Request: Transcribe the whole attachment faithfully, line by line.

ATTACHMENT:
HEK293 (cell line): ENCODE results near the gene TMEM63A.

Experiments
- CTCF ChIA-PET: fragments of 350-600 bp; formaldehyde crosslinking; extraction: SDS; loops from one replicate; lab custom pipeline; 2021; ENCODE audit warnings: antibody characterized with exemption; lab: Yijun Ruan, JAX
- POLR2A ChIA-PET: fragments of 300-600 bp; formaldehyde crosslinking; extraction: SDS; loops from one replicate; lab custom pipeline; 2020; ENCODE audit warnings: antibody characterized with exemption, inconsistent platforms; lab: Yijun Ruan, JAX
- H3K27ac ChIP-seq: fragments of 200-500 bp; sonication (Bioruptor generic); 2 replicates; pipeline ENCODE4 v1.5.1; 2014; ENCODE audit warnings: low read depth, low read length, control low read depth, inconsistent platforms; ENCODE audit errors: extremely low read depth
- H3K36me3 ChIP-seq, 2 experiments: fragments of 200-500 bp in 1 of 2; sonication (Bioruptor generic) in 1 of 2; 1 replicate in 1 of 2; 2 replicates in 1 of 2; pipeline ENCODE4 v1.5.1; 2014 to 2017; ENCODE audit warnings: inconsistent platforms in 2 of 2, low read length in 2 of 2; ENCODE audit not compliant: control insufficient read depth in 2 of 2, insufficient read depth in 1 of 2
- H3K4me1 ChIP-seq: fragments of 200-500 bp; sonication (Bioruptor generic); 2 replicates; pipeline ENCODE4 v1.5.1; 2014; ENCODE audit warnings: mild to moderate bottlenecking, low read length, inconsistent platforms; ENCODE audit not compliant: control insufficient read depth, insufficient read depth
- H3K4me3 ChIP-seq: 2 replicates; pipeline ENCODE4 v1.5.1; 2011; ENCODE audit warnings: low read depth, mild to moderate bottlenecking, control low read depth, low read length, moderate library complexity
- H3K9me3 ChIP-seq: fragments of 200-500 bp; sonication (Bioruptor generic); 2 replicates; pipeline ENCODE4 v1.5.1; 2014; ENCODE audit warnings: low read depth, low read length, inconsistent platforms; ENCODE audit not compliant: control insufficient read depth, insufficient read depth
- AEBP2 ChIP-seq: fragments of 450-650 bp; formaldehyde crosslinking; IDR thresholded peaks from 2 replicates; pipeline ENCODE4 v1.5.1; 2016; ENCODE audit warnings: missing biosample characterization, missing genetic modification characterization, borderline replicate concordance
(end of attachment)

HEK293 (cell line): ENCODE results near the gene TMEM63A.

Experiments
- CTCF ChIA-PET: fragments of 350-600 bp; formaldehyde crosslinking; extraction: SDS; loops from one replicate; lab custom pipeline; 2021; ENCODE audit warnings: antibody characterized with exemption; lab: Yijun Ruan, JAX
- POLR2A ChIA-PET: fragments of 300-600 bp; formaldehyde crosslinking; extraction: SDS; loops from one replicate; lab custom pipeline; 2020; ENCODE audit warnings: antibody characterized with exemption, inconsistent platforms; lab: Yijun Ruan, JAX
- H3K27ac ChIP-seq: fragments of 200-500 bp; sonication (Bioruptor generic); 2 replicates; pipeline ENCODE4 v1.5.1; 2014; ENCODE audit warnings: low read depth, low read length, control low read depth, inconsistent platforms; ENCODE audit errors: extremely low read depth
- H3K36me3 ChIP-seq, 2 experiments: fragments of 200-500 bp in 1 of 2; sonication (Bioruptor generic) in 1 of 2; 1 replicate in 1 of 2; 2 replicates in 1 of 2; pipeline ENCODE4 v1.5.1; 2014 to 2017; ENCODE audit warnings: inconsistent platforms in 2 of 2, low read length in 2 of 2; ENCODE audit not compliant: control insufficient read depth in 2 of 2, insufficient read depth in 1 of 2
- H3K4me1 ChIP-seq: fragments of 200-500 bp; sonication (Bioruptor generic); 2 replicates; pipeline ENCODE4 v1.5.1; 2014; ENCODE audit warnings: mild to moderate bottlenecking, low read length, inconsistent platforms; ENCODE audit not compliant: control insufficient read depth, insufficient read depth
- H3K4me3 ChIP-seq: 2 replicates; pipeline ENCODE4 v1.5.1; 2011; ENCODE audit warnings: low read depth, mild to moderate bottlenecking, control low read depth, low read length, moderate library complexity
- H3K9me3 ChIP-seq: fragments of 200-500 bp; sonication (Bioruptor generic); 2 replicates; pipeline ENCODE4 v1.5.1; 2014; ENCODE audit warnings: low read depth, low read length, inconsistent platforms; ENCODE audit not compliant: control insufficient read depth, insufficient read depth
- AEBP2 ChIP-seq: fragments of 450-650 bp; formaldehyde crosslinking; IDR thresholded peaks from 2 replicates; pipeline ENCODE4 v1.5.1; 2016; ENCODE audit warnings: missing biosample characterization, missing genetic modification characterization, borderline replicate concordance